Tournaments - once a pure expression of a community's interest in expanding the game's appeal among locals and raising a little money for charity to boot - enjoyed huge windfalls from TV revenue, making live local fans in many instances irrelevant. Have you checked out the grandstands of half the PGA events on TV this year? Most appear about half-full - or, as it were, half-empty. What a difference just a year or two makes.
Growth Arc: Women's Golf
This year, if we're lucky, perhaps 20 golf courses will open in America - while roughly one a day is shutting down operation because of declining patronage. Old-line clubs everywhere have lost members and undertaken serious belt-tightening, while searching for new members to keep their fairways vibrant. A worrying statistic I recently saw points out that since Tiger Woods entered the pro game in the late 1990s, more American have actually quit playing golf than have taken it up.
The only significant growth arc is among young women and executive females. Myrtle Beach - not so long ago the sunburned Mecca of American golf buddies - has been plowing up golf courses right and left to make way for middle-income housing.
In Moore County, meanwhile, home to 43 or so really fine layouts, almost every public and private course is struggling to some extent. A few have either sought bankruptcy protection or are simply hanging on by the fingernails, hoping the economy recovers in time to save them from becoming turf farms or horse pastures.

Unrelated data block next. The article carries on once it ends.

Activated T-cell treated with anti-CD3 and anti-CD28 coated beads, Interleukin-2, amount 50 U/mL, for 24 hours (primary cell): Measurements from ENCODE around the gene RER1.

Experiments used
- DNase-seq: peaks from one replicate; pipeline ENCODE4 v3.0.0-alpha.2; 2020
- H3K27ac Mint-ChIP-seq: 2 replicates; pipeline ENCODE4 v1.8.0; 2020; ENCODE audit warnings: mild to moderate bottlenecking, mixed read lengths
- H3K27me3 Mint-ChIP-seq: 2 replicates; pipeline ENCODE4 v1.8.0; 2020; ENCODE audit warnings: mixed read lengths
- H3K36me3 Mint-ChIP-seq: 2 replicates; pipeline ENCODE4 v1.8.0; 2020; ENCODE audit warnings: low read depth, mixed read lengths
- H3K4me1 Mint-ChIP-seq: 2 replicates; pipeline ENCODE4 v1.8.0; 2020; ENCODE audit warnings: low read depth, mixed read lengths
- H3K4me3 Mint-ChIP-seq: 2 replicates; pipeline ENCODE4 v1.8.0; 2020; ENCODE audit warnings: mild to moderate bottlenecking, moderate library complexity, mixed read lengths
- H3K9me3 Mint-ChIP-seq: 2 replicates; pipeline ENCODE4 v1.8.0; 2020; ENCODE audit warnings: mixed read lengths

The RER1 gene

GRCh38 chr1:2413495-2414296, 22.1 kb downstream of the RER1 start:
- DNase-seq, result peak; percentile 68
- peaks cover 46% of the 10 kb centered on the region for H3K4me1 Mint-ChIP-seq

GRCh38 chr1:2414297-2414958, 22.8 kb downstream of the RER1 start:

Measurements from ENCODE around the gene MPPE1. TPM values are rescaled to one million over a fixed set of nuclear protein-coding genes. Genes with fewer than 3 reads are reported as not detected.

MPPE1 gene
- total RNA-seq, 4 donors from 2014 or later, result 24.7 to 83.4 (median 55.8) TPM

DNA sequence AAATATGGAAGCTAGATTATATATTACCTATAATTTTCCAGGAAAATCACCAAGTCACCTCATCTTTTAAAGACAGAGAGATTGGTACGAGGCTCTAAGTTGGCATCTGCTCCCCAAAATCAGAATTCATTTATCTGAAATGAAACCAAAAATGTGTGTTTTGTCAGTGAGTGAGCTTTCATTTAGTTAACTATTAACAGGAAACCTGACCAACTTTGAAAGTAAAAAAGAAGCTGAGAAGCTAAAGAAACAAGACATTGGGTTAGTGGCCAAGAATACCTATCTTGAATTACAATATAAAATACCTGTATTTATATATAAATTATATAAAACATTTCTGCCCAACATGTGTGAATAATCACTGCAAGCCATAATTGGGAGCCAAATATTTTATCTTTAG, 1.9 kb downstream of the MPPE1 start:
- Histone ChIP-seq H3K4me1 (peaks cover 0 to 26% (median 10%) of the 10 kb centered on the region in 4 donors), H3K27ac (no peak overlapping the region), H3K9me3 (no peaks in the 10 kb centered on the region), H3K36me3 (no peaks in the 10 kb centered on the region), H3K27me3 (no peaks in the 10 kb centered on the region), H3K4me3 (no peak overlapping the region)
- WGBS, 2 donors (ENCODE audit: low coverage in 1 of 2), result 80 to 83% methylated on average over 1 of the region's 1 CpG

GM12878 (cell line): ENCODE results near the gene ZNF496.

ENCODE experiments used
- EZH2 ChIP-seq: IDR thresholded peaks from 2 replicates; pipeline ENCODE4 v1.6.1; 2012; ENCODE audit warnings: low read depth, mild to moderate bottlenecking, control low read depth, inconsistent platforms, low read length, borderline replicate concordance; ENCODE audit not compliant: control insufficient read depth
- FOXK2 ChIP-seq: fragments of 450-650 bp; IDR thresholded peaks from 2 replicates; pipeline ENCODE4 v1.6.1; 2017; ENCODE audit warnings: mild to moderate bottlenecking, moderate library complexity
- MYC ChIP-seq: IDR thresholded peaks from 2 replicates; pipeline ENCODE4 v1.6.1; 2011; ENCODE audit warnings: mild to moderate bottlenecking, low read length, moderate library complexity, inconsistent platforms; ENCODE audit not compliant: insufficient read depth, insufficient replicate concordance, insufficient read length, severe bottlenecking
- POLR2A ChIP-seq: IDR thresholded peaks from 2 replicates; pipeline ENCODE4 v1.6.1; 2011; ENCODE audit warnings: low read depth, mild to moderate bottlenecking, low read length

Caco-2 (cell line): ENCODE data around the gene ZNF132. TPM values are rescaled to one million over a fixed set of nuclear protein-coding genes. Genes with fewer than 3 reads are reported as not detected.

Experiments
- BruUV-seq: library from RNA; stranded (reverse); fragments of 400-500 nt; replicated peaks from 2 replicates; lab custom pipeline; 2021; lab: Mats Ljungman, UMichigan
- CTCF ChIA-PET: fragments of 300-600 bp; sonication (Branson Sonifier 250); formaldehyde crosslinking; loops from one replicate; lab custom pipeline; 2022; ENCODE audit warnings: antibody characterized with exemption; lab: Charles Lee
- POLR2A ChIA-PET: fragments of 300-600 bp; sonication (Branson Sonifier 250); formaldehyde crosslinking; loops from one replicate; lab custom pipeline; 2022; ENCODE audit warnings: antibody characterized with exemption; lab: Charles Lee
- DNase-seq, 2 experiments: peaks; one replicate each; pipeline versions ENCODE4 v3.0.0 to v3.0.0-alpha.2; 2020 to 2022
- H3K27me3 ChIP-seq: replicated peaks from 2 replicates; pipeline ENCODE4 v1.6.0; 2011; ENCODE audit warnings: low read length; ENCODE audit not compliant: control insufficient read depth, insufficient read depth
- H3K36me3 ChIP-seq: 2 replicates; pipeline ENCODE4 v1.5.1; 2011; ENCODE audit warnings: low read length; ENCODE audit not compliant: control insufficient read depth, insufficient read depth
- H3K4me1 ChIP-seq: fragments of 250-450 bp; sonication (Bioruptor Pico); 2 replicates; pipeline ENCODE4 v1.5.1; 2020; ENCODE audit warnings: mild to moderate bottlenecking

Meanwhile, this year alone, China will reportedly open more than 100 courses - maybe upward of 200 by next year.
"The Chinese know little or nothing about golf," an official for the booming HSBC Shanghai event told me earlier this summer. "But they have so much money, and they're throwing up clubhouses the size of the Taj Mahal simply to bring the PGA Tour there. It's a matter of national pride for them. They want golf badly."
This same official told me he fully expects the PGA Tour to stage several events in China in the coming years, abandoning several venerable if financially struggling events on American soil to chase the money in the Far East. "America," he jokes, "may be the new Scotland."